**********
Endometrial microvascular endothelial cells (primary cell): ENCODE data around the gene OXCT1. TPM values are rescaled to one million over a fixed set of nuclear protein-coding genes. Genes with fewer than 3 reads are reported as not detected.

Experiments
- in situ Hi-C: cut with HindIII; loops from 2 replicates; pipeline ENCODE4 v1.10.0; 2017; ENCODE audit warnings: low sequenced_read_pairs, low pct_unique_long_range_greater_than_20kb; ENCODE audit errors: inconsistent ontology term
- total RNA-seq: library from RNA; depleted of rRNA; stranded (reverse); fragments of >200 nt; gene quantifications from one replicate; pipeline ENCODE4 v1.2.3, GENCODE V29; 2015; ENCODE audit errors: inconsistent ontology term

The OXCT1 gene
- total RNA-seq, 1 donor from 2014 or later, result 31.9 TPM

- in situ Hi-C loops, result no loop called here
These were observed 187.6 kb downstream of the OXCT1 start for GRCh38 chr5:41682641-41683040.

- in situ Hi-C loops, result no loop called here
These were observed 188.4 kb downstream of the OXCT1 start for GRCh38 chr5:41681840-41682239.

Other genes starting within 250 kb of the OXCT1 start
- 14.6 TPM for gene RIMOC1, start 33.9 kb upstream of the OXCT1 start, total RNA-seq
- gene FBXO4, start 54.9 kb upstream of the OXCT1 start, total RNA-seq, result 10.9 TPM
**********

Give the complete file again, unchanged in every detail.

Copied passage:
Endometrial microvascular endothelial cells (primary cell): ENCODE data around the gene OXCT1. TPM values are rescaled to one million over a fixed set of nuclear protein-coding genes. Genes with fewer than 3 reads are reported as not detected.

Experiments
- in situ Hi-C: cut with HindIII; loops from 2 replicates; pipeline ENCODE4 v1.10.0; 2017; ENCODE audit warnings: low sequenced_read_pairs, low pct_unique_long_range_greater_than_20kb; ENCODE audit errors: inconsistent ontology term
- total RNA-seq: library from RNA; depleted of rRNA; stranded (reverse); fragments of >200 nt; gene quantifications from one replicate; pipeline ENCODE4 v1.2.3, GENCODE V29; 2015; ENCODE audit errors: inconsistent ontology term

The OXCT1 gene
- total RNA-seq, 1 donor from 2014 or later, result 31.9 TPM

- in situ Hi-C loops, result no loop called here
These were observed 187.6 kb downstream of the OXCT1 start for GRCh38 chr5:41682641-41683040.

- in situ Hi-C loops, result no loop called here
These were observed 188.4 kb downstream of the OXCT1 start for GRCh38 chr5:41681840-41682239.

Other genes starting within 250 kb of the OXCT1 start
- 14.6 TPM for gene RIMOC1, start 33.9 kb upstream of the OXCT1 start, total RNA-seq
- gene FBXO4, start 54.9 kb upstream of the OXCT1 start, total RNA-seq, result 10.9 TPM